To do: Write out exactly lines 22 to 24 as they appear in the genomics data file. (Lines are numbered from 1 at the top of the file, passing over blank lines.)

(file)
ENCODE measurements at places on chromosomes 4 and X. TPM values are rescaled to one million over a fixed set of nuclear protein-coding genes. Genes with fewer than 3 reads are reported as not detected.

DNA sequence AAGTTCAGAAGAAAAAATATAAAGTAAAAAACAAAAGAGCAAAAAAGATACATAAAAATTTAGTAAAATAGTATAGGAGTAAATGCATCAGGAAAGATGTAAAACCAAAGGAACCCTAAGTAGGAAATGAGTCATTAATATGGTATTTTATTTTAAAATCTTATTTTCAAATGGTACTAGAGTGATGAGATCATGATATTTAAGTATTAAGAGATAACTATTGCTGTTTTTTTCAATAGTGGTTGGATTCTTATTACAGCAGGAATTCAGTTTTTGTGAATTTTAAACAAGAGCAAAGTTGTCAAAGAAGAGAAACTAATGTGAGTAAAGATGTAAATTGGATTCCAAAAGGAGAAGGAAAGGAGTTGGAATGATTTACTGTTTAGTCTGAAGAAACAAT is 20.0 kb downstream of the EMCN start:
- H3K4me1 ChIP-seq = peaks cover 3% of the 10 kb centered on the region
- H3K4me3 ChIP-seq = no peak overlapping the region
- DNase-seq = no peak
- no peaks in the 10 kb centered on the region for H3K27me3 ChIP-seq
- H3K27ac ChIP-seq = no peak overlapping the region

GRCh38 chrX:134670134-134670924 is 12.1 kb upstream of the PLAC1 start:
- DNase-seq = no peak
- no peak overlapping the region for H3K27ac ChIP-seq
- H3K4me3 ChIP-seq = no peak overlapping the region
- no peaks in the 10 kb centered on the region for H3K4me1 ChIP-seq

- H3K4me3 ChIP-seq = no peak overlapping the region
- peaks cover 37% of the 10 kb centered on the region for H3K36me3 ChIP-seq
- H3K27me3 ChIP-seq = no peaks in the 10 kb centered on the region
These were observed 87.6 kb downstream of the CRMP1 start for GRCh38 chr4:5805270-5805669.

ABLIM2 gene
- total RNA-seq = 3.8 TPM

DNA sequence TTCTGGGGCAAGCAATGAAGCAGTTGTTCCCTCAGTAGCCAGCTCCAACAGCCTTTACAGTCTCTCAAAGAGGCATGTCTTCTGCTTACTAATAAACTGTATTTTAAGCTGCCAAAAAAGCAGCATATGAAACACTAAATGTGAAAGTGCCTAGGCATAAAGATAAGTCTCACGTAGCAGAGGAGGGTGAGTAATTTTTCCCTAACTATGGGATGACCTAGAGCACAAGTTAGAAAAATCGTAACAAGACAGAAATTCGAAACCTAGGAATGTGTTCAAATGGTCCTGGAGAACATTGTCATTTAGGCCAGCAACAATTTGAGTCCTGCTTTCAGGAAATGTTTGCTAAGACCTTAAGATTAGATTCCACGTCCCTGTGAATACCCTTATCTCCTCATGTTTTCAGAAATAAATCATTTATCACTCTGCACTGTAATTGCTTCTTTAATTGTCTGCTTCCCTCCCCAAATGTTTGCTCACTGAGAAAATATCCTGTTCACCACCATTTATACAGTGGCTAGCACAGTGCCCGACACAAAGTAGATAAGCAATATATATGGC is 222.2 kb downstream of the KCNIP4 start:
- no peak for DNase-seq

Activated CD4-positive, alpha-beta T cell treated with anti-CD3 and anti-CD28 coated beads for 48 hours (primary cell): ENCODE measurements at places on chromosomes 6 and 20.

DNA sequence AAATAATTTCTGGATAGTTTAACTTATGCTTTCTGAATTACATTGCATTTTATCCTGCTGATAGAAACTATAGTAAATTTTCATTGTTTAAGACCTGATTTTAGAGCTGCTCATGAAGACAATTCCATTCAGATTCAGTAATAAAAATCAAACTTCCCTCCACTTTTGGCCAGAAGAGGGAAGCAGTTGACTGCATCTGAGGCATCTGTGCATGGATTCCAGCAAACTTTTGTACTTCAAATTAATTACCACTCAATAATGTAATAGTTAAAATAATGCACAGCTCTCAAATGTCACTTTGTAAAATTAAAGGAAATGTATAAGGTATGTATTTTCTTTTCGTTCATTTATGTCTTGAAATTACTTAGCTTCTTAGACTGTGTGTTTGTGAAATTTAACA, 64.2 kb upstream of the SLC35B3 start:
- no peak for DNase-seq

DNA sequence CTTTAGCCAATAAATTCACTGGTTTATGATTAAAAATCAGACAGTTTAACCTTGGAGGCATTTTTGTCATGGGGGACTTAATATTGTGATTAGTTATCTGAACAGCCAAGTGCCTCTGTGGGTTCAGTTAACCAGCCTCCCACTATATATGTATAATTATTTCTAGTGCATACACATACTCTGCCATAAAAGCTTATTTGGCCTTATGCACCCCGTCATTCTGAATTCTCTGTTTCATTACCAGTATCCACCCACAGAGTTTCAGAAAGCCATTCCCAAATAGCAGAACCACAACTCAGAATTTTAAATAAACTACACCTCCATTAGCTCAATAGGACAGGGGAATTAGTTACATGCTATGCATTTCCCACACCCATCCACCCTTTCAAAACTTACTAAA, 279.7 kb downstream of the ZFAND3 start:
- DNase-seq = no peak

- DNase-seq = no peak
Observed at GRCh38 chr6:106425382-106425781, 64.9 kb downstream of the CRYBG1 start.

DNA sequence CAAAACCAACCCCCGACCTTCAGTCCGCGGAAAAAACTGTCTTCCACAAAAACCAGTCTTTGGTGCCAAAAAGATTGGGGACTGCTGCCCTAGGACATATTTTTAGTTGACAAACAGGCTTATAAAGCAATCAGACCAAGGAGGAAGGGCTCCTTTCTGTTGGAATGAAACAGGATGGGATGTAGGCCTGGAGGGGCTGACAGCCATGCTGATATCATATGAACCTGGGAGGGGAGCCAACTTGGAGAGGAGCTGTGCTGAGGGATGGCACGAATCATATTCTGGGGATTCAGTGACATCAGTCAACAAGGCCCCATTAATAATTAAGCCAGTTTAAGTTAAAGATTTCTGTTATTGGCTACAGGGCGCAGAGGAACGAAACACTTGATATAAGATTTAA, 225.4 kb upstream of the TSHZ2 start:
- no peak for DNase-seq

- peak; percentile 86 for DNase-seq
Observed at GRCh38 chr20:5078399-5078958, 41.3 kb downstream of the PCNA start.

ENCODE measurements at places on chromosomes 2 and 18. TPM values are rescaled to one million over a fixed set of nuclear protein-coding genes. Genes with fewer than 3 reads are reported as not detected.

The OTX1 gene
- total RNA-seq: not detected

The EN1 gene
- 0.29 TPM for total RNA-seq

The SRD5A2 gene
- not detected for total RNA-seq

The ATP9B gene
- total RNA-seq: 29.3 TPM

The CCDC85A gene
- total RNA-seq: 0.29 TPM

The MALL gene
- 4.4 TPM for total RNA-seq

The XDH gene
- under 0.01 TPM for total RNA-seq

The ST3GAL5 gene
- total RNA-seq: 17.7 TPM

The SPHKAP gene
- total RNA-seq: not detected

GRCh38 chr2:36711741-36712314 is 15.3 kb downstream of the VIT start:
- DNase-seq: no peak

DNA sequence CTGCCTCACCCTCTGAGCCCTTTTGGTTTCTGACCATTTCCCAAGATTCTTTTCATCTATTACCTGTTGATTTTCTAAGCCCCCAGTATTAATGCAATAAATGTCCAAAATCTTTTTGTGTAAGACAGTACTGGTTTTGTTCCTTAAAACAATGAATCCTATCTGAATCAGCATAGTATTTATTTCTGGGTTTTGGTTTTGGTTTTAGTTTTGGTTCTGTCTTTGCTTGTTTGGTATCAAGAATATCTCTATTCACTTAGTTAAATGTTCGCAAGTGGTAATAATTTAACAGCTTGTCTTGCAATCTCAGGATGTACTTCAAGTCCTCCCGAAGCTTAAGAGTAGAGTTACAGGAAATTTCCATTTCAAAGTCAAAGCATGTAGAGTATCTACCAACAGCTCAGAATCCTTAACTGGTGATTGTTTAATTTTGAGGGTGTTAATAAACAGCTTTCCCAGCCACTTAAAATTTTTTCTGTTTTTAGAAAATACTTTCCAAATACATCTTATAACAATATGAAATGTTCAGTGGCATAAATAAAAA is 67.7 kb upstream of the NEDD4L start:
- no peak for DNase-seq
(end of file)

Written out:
DNA sequence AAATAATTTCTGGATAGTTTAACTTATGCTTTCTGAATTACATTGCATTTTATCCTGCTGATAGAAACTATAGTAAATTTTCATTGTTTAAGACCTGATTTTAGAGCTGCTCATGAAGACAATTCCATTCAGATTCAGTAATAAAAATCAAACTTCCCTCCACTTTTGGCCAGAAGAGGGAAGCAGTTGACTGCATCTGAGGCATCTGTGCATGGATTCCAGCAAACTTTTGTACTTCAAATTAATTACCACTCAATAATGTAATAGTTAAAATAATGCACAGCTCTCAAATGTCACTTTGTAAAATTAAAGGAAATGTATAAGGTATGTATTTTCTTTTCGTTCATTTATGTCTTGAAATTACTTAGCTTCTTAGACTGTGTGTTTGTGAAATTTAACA, 64.2 kb upstream of the SLC35B3 start:
- no peak for DNase-seq

DNA sequence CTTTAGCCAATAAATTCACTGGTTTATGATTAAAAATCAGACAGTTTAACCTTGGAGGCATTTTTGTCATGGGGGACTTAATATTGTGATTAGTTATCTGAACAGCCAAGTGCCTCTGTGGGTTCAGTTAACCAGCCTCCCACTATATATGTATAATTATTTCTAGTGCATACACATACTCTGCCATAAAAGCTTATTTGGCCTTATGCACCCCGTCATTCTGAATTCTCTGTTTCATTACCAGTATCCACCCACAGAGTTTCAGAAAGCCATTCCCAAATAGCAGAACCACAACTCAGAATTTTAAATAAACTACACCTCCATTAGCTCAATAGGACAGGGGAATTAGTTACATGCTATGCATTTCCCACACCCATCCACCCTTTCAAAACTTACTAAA, 279.7 kb downstream of the ZFAND3 start: